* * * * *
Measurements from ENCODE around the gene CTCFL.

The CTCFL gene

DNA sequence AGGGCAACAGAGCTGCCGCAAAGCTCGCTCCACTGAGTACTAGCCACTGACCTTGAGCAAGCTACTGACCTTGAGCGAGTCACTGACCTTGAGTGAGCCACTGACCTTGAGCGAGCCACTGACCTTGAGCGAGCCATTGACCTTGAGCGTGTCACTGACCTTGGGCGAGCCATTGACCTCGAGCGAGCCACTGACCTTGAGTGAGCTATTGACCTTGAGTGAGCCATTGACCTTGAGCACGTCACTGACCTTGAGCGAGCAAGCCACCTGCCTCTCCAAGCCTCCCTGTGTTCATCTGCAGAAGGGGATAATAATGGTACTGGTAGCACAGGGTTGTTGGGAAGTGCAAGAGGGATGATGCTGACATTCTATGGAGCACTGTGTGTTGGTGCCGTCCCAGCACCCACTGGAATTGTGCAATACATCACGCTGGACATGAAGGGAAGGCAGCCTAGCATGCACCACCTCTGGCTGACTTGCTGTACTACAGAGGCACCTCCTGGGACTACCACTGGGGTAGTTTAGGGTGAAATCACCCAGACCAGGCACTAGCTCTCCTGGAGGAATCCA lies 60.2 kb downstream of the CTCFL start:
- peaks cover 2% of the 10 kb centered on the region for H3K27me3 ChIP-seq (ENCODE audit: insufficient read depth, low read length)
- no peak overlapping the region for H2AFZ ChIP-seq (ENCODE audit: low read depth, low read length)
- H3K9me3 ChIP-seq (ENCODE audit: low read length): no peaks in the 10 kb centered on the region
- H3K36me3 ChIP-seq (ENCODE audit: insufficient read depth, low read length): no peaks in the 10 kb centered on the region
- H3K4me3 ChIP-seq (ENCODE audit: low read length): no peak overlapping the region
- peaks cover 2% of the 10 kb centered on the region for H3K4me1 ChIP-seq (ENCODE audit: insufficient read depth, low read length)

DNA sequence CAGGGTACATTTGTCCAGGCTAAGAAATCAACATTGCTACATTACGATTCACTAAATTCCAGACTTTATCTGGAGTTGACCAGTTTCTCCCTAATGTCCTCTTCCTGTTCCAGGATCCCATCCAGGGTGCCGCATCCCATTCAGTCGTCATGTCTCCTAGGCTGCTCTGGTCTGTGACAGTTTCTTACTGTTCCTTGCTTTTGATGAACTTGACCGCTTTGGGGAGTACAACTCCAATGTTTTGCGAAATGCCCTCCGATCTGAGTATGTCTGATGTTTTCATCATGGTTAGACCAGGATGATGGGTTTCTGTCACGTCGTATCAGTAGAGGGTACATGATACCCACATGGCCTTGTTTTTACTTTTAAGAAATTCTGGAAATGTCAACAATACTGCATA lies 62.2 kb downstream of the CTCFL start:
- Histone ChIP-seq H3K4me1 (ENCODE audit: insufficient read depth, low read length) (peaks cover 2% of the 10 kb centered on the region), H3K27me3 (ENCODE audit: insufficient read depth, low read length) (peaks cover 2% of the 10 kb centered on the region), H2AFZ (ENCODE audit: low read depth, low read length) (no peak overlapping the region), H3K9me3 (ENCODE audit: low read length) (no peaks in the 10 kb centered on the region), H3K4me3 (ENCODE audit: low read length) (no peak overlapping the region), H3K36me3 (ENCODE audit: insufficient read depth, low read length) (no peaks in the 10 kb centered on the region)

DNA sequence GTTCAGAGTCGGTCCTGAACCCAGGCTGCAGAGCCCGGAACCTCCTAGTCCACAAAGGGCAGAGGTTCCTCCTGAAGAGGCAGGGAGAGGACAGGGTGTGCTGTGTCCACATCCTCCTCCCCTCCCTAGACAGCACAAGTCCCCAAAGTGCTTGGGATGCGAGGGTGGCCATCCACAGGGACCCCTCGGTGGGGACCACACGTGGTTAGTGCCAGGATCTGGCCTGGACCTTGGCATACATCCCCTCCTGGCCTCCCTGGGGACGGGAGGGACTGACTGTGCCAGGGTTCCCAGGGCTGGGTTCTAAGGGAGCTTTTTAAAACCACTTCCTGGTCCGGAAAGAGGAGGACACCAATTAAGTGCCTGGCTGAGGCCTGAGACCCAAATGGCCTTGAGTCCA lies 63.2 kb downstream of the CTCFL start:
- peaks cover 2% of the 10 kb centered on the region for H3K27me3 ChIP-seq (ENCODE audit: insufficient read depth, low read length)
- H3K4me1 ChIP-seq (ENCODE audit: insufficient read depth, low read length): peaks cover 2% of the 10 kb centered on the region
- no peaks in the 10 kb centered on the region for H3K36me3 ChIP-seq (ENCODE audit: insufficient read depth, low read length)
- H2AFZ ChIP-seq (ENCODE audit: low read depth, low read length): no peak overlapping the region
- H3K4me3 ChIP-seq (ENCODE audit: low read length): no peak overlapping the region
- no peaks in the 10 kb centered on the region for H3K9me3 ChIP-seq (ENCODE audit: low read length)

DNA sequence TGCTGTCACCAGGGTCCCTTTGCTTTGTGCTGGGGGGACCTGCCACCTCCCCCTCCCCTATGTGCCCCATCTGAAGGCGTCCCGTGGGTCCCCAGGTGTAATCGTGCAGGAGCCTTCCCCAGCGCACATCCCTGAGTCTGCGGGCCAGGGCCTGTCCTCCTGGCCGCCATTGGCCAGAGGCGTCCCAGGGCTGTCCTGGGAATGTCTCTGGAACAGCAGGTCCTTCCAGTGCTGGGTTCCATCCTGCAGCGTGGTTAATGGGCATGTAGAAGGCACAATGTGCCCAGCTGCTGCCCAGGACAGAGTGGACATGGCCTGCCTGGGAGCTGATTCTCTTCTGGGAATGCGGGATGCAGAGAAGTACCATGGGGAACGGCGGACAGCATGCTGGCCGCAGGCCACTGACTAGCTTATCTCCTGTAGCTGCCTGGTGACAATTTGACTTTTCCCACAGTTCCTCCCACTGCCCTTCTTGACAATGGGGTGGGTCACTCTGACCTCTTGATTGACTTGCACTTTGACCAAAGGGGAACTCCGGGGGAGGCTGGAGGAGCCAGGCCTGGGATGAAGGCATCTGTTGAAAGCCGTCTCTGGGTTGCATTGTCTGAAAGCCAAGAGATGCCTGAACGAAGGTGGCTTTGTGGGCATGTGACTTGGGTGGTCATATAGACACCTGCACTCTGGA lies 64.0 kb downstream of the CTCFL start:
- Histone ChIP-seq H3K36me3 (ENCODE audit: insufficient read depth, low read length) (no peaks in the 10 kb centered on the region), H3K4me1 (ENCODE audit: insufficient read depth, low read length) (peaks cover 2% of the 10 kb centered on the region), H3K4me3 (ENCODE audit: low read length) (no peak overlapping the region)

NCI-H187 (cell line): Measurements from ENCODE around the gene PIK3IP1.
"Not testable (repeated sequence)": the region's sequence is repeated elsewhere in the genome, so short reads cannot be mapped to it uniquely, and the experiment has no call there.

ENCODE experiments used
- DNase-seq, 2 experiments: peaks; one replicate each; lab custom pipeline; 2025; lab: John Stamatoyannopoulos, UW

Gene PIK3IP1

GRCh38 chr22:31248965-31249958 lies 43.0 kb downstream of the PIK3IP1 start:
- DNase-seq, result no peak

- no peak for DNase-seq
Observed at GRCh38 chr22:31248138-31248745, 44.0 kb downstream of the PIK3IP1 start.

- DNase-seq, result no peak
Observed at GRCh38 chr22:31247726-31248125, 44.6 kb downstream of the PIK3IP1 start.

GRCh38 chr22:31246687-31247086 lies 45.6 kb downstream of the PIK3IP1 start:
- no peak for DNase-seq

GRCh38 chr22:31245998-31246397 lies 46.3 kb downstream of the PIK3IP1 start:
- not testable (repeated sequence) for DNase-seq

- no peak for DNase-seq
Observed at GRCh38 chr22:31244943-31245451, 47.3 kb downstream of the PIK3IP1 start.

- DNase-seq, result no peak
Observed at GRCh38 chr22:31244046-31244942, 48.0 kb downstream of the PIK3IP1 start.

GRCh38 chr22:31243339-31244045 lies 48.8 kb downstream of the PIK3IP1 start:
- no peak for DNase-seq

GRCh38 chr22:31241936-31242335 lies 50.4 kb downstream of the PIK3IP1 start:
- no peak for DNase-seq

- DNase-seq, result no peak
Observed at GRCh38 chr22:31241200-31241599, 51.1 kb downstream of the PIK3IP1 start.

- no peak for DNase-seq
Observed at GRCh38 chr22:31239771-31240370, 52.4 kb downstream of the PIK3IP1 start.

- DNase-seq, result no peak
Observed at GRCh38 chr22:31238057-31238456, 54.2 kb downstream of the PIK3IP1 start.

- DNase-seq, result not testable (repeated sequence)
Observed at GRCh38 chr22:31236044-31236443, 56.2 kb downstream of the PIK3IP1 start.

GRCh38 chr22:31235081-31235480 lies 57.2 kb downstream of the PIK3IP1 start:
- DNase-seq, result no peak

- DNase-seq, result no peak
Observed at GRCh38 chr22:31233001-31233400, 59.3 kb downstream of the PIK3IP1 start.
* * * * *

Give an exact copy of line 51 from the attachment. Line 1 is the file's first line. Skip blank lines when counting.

Observed at GRCh38 chr22:31236044-31236443, 56.2 kb downstream of the PIK3IP1 start.